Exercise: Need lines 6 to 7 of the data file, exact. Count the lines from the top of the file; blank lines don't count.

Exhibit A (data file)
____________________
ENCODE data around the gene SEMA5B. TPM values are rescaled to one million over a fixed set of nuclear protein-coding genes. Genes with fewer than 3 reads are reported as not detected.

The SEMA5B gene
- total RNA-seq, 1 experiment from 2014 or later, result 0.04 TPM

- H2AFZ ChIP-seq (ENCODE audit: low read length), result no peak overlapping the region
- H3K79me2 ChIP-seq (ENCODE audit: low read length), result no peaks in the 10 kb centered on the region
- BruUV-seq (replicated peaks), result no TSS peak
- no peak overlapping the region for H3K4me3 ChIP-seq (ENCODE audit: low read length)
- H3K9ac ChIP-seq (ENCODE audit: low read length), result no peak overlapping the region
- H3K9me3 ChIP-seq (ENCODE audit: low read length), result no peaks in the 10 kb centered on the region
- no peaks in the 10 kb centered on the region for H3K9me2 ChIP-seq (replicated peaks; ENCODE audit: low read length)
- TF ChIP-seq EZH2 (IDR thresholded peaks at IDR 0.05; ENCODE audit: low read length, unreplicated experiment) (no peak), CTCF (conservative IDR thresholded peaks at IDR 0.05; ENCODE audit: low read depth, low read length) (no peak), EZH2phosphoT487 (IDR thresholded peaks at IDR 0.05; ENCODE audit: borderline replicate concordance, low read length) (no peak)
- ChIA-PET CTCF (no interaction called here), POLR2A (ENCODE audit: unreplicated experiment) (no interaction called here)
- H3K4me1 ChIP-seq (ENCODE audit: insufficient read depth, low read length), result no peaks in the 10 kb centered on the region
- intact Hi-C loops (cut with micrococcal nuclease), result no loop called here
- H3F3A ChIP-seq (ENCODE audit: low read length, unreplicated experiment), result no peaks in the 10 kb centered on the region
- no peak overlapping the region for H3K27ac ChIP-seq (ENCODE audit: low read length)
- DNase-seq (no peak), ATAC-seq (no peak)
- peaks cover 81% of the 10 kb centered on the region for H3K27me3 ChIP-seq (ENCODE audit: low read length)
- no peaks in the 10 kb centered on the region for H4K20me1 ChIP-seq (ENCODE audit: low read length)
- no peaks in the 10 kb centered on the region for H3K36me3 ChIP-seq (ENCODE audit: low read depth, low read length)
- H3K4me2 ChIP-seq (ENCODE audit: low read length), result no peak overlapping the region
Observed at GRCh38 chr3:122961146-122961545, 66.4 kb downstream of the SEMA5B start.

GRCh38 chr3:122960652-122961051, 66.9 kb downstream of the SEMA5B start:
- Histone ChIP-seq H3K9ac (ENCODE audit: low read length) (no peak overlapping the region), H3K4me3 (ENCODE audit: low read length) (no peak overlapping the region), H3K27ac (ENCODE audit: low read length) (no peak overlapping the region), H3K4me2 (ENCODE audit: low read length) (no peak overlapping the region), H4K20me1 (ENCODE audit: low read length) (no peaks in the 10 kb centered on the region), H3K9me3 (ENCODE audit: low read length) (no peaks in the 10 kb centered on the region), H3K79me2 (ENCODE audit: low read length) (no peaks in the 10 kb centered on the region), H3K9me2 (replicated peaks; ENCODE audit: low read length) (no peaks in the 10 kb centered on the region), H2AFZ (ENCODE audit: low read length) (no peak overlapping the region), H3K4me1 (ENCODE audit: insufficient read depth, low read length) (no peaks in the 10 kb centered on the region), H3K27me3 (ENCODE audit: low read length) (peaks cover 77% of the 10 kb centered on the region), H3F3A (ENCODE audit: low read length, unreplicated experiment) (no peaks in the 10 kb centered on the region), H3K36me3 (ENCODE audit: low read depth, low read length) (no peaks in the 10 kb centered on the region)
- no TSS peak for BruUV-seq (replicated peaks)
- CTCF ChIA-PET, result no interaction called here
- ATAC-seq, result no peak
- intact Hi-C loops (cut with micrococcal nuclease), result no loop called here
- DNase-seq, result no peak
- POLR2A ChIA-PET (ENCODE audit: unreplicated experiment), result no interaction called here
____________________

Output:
- BruUV-seq (replicated peaks), result no TSS peak
- no peak overlapping the region for H3K4me3 ChIP-seq (ENCODE audit: low read length)